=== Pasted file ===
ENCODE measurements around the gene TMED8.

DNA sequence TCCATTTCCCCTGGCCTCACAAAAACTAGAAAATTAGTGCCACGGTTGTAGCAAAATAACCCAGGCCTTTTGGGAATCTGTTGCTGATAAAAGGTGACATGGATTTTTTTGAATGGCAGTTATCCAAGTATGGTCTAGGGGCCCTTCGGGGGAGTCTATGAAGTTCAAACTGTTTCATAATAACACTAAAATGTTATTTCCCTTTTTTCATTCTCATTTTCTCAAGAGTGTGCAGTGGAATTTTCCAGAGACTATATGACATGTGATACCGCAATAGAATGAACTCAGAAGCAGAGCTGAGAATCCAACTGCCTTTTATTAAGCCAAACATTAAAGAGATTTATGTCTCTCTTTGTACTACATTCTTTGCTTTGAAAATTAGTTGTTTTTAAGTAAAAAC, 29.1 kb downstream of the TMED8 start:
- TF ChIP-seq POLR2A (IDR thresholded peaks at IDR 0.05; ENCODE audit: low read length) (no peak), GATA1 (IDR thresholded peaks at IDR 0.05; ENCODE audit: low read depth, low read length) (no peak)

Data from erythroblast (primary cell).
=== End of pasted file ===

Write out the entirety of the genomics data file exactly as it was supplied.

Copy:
ENCODE measurements around the gene TMED8.

DNA sequence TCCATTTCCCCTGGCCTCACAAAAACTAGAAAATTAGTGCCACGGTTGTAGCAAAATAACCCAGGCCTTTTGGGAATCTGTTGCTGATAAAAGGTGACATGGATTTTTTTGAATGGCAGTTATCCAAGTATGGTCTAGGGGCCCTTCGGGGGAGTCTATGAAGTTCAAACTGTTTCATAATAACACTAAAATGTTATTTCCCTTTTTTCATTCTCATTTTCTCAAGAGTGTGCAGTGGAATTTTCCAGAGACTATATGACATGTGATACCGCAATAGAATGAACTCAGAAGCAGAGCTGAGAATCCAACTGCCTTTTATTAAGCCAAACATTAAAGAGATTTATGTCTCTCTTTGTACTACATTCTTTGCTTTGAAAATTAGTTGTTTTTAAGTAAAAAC, 29.1 kb downstream of the TMED8 start:
- TF ChIP-seq POLR2A (IDR thresholded peaks at IDR 0.05; ENCODE audit: low read length) (no peak), GATA1 (IDR thresholded peaks at IDR 0.05; ENCODE audit: low read depth, low read length) (no peak)

Data from erythroblast (primary cell).